poker face

When I moved from elementary to middle school, I changed best friends. The best friend that I had in elementary school was going to Catholic school for middle school, and despite the fact that we lived across the street from each other, our lack of social time at school was enough to break us up.

The best friend that I had for most of middle school, Kitty, was the youngest child of much older parents. She had several older brothers and sisters, but they were all grown and out of the house, and I think that her parents were very tired and had pretty much given up on parenting. She had the entire second floor of their house to herself—her mother couldn’t climb stairs, and her dad just didn’t seem interested in going up there.

She had great clothes—Jordache jeans that I was highly envious of, because my mom would never buy them. She was thin and pretty, and had the kind of early-adolescent body that could stop traffic. I slept over at her house all the time, and we would sneak out after her parents were asleep and guys would come by to talk to her—high school boys with cars, and some guys who were even older. I saw her do coke when we were both something like 12, which is also when she started having sex.

I was too much of a goody-goody then to do anything like that, but I went along with her because I was worried that something would happen. And I’m not going to lie—I thought maybe if I hung out with her, then some cute high school boy would notice me, too.

We drifted apart in eighth grade, and then she ended up going to the Vo-Tech, while I went to the regular high school. I had a new crowd of friends who were geeky theater people like me, and I didn’t see her much any more—even though she lived around the corner. I lost touch with her totally when I moved in with my dad, three towns away.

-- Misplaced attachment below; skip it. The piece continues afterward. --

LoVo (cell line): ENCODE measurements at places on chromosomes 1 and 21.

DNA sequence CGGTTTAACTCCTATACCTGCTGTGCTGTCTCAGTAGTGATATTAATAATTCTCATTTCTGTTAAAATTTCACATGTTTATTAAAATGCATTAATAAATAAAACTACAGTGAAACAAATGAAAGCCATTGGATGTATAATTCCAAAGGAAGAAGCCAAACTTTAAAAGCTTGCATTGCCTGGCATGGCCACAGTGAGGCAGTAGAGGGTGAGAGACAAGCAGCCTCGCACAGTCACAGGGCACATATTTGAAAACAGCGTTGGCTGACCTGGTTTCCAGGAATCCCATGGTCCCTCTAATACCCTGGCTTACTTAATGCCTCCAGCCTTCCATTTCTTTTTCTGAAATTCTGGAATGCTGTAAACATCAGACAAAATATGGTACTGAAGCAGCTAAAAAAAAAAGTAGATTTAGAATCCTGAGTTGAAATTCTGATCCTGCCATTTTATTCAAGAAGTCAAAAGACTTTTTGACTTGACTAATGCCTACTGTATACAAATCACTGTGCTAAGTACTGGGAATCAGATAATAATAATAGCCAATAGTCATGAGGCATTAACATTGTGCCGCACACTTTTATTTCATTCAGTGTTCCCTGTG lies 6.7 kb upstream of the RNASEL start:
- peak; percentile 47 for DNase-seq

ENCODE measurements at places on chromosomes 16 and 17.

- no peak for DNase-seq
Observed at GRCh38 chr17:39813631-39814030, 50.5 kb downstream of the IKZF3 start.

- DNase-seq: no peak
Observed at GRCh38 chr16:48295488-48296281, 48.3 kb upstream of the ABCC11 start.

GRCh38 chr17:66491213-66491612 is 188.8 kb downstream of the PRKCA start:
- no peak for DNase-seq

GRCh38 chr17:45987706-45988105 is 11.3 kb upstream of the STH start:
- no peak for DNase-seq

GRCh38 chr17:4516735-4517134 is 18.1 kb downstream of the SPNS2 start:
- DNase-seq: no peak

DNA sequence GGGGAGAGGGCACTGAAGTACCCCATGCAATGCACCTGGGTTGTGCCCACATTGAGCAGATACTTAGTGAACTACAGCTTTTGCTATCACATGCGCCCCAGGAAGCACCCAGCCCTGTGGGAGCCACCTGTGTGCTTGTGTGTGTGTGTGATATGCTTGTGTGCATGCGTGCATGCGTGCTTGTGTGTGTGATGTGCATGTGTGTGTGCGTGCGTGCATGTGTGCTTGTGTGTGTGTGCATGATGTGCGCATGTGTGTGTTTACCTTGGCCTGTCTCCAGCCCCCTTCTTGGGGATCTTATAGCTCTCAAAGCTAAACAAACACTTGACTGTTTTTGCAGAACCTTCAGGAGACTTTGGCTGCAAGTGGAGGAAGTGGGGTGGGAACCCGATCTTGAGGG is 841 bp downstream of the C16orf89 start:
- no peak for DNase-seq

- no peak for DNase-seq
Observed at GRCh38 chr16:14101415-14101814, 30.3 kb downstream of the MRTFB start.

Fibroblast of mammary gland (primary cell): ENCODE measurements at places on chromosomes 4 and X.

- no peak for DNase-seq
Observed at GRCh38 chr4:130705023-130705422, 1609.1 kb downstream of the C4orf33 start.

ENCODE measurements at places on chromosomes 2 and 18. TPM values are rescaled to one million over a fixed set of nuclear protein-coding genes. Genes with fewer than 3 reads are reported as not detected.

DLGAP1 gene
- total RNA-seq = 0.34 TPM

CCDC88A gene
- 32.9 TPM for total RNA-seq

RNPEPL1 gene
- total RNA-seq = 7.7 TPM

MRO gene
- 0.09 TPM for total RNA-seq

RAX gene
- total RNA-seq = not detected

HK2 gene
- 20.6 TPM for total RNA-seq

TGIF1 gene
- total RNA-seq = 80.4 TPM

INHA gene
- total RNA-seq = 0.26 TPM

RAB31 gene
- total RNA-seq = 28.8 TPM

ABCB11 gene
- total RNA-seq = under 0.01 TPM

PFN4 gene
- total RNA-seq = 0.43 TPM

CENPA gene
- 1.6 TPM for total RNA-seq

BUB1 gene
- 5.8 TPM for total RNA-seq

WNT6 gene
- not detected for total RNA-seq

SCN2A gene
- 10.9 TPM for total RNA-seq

Now, I’m going to flash forward thirty years.

Right after spring break ended, two new girls joined the Bee’s class. We heard a fair amount about both of them from the Bee for a while, and then it became clear that the Bee was becoming very friendly with the Artiste. She talked about how much she liked this new girl’s fashion sense, and how she was really standing out in the class.

I didn’t notice much about her at the time, except for the fact that she had a pink wash in her hair—but hey, who doesn’t dye their hair pink once in a while.

At graduation, the Artiste showed up looking like she had been dressed by Lady Gaga. She was wearing five-inch stilettos and a dress that was cut waaaaay down in front–which is a kind of strange look on an undeveloped eleven-year-old. Landisdad commented that it looked like she was going clubbing.

Later that day, I chaperoned the pool party, and I noticed (because she was wearing a bikini) that she has a pierced belly button. WTF? I said something to the Bee about it being the kind of thing I expect to see on older girls, and then kind of dropped it (though I did mention it to landisdad).

We ran into the Artiste at the pool again last weekend, and she and the Bee were hanging out with the Bee’s best friend, the Peony. They all splashed around and had the kind of conversations that girls going into middle school have. Or so I thought. Until at lunch the next day, the Bee told us that the Artiste is going to get a tattoo next year.